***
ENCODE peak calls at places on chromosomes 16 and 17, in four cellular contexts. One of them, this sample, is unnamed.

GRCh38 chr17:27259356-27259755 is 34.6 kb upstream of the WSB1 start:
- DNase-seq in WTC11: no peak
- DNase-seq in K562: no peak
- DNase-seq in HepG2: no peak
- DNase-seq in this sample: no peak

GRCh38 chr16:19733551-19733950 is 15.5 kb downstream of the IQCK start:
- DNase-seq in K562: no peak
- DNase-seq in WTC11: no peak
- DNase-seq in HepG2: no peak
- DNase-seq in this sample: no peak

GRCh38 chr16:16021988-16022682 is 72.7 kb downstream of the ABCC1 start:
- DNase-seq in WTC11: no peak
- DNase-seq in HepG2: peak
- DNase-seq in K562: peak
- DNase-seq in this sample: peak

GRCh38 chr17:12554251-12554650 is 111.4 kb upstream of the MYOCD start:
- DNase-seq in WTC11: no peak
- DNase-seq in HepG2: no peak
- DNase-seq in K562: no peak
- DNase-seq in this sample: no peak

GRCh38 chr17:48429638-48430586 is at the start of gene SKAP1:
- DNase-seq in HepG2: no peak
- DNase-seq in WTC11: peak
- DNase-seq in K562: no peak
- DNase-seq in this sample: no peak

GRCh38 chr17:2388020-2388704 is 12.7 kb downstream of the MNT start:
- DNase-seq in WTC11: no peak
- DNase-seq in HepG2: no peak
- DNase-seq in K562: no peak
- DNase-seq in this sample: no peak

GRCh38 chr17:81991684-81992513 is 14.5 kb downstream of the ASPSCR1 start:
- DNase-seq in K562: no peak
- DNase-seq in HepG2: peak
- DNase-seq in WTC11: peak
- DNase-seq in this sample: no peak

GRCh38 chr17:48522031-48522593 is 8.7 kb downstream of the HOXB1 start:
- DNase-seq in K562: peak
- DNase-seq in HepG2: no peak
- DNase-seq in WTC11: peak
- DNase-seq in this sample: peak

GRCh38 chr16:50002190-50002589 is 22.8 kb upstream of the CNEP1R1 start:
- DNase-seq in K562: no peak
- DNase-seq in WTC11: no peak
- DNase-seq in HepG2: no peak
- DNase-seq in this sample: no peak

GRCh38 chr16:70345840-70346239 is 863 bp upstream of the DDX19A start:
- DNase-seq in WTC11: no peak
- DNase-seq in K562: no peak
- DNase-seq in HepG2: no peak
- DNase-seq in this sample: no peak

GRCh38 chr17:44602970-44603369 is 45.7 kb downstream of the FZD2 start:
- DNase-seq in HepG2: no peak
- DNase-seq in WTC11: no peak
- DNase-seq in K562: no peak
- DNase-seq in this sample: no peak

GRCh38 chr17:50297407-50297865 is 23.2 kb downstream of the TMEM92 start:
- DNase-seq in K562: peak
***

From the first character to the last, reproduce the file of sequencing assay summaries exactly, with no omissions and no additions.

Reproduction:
ENCODE peak calls at places on chromosomes 16 and 17, in four cellular contexts. One of them, this sample, is unnamed.

GRCh38 chr17:27259356-27259755 is 34.6 kb upstream of the WSB1 start:
- DNase-seq in WTC11: no peak
- DNase-seq in K562: no peak
- DNase-seq in HepG2: no peak
- DNase-seq in this sample: no peak

GRCh38 chr16:19733551-19733950 is 15.5 kb downstream of the IQCK start:
- DNase-seq in K562: no peak
- DNase-seq in WTC11: no peak
- DNase-seq in HepG2: no peak
- DNase-seq in this sample: no peak

GRCh38 chr16:16021988-16022682 is 72.7 kb downstream of the ABCC1 start:
- DNase-seq in WTC11: no peak
- DNase-seq in HepG2: peak
- DNase-seq in K562: peak
- DNase-seq in this sample: peak

GRCh38 chr17:12554251-12554650 is 111.4 kb upstream of the MYOCD start:
- DNase-seq in WTC11: no peak
- DNase-seq in HepG2: no peak
- DNase-seq in K562: no peak
- DNase-seq in this sample: no peak

GRCh38 chr17:48429638-48430586 is at the start of gene SKAP1:
- DNase-seq in HepG2: no peak
- DNase-seq in WTC11: peak
- DNase-seq in K562: no peak
- DNase-seq in this sample: no peak

GRCh38 chr17:2388020-2388704 is 12.7 kb downstream of the MNT start:
- DNase-seq in WTC11: no peak
- DNase-seq in HepG2: no peak
- DNase-seq in K562: no peak
- DNase-seq in this sample: no peak

GRCh38 chr17:81991684-81992513 is 14.5 kb downstream of the ASPSCR1 start:
- DNase-seq in K562: no peak
- DNase-seq in HepG2: peak
- DNase-seq in WTC11: peak
- DNase-seq in this sample: no peak

GRCh38 chr17:48522031-48522593 is 8.7 kb downstream of the HOXB1 start:
- DNase-seq in K562: peak
- DNase-seq in HepG2: no peak
- DNase-seq in WTC11: peak
- DNase-seq in this sample: peak

GRCh38 chr16:50002190-50002589 is 22.8 kb upstream of the CNEP1R1 start:
- DNase-seq in K562: no peak
- DNase-seq in WTC11: no peak
- DNase-seq in HepG2: no peak
- DNase-seq in this sample: no peak

GRCh38 chr16:70345840-70346239 is 863 bp upstream of the DDX19A start:
- DNase-seq in WTC11: no peak
- DNase-seq in K562: no peak
- DNase-seq in HepG2: no peak
- DNase-seq in this sample: no peak

GRCh38 chr17:44602970-44603369 is 45.7 kb downstream of the FZD2 start:
- DNase-seq in HepG2: no peak
- DNase-seq in WTC11: no peak
- DNase-seq in K562: no peak
- DNase-seq in this sample: no peak

GRCh38 chr17:50297407-50297865 is 23.2 kb downstream of the TMEM92 start:
- DNase-seq in K562: peak